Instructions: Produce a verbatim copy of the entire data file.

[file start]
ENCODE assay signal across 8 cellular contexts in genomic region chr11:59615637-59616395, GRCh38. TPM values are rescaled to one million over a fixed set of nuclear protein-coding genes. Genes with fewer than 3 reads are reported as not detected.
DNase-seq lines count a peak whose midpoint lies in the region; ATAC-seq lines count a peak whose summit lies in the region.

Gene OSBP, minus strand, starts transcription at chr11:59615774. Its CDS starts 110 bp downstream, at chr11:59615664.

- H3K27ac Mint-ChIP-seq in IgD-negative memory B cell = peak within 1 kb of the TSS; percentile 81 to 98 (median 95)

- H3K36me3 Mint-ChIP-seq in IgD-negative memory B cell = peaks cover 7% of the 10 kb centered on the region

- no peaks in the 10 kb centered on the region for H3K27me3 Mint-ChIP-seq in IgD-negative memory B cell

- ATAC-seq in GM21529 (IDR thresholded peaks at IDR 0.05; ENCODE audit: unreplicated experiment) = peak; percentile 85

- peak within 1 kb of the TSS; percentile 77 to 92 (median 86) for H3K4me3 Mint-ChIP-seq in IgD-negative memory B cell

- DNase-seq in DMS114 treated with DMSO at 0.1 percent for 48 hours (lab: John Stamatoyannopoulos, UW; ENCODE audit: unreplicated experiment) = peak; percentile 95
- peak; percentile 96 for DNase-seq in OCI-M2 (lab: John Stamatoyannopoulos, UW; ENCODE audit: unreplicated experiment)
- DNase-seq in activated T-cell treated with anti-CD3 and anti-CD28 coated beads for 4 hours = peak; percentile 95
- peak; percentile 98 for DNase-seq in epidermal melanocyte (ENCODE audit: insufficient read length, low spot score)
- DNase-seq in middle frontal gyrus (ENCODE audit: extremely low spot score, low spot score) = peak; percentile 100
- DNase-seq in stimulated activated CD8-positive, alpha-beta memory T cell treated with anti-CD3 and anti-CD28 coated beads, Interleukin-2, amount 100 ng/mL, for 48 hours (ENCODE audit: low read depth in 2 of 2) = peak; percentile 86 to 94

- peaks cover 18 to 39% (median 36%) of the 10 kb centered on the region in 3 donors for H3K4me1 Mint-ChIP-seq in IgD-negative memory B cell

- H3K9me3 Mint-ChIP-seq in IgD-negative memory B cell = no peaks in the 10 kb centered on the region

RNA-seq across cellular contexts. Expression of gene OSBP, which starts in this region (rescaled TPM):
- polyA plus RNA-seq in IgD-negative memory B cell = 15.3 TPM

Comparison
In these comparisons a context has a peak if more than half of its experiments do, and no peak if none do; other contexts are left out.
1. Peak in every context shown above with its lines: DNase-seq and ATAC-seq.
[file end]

ENCODE assay signal across 8 cellular contexts in genomic region chr11:59615637-59616395, GRCh38. TPM values are rescaled to one million over a fixed set of nuclear protein-coding genes. Genes with fewer than 3 reads are reported as not detected.
DNase-seq lines count a peak whose midpoint lies in the region; ATAC-seq lines count a peak whose summit lies in the region.

Gene OSBP, minus strand, starts transcription at chr11:59615774. Its CDS starts 110 bp downstream, at chr11:59615664.

- H3K27ac Mint-ChIP-seq in IgD-negative memory B cell = peak within 1 kb of the TSS; percentile 81 to 98 (median 95)

- H3K36me3 Mint-ChIP-seq in IgD-negative memory B cell = peaks cover 7% of the 10 kb centered on the region

- no peaks in the 10 kb centered on the region for H3K27me3 Mint-ChIP-seq in IgD-negative memory B cell

- ATAC-seq in GM21529 (IDR thresholded peaks at IDR 0.05; ENCODE audit: unreplicated experiment) = peak; percentile 85

- peak within 1 kb of the TSS; percentile 77 to 92 (median 86) for H3K4me3 Mint-ChIP-seq in IgD-negative memory B cell

- DNase-seq in DMS114 treated with DMSO at 0.1 percent for 48 hours (lab: John Stamatoyannopoulos, UW; ENCODE audit: unreplicated experiment) = peak; percentile 95
- peak; percentile 96 for DNase-seq in OCI-M2 (lab: John Stamatoyannopoulos, UW; ENCODE audit: unreplicated experiment)
- DNase-seq in activated T-cell treated with anti-CD3 and anti-CD28 coated beads for 4 hours = peak; percentile 95
- peak; percentile 98 for DNase-seq in epidermal melanocyte (ENCODE audit: insufficient read length, low spot score)
- DNase-seq in middle frontal gyrus (ENCODE audit: extremely low spot score, low spot score) = peak; percentile 100
- DNase-seq in stimulated activated CD8-positive, alpha-beta memory T cell treated with anti-CD3 and anti-CD28 coated beads, Interleukin-2, amount 100 ng/mL, for 48 hours (ENCODE audit: low read depth in 2 of 2) = peak; percentile 86 to 94

- peaks cover 18 to 39% (median 36%) of the 10 kb centered on the region in 3 donors for H3K4me1 Mint-ChIP-seq in IgD-negative memory B cell

- H3K9me3 Mint-ChIP-seq in IgD-negative memory B cell = no peaks in the 10 kb centered on the region

RNA-seq across cellular contexts. Expression of gene OSBP, which starts in this region (rescaled TPM):
- polyA plus RNA-seq in IgD-negative memory B cell = 15.3 TPM

Comparison
In these comparisons a context has a peak if more than half of its experiments do, and no peak if none do; other contexts are left out.
1. Peak in every context shown above with its lines: DNase-seq and ATAC-seq.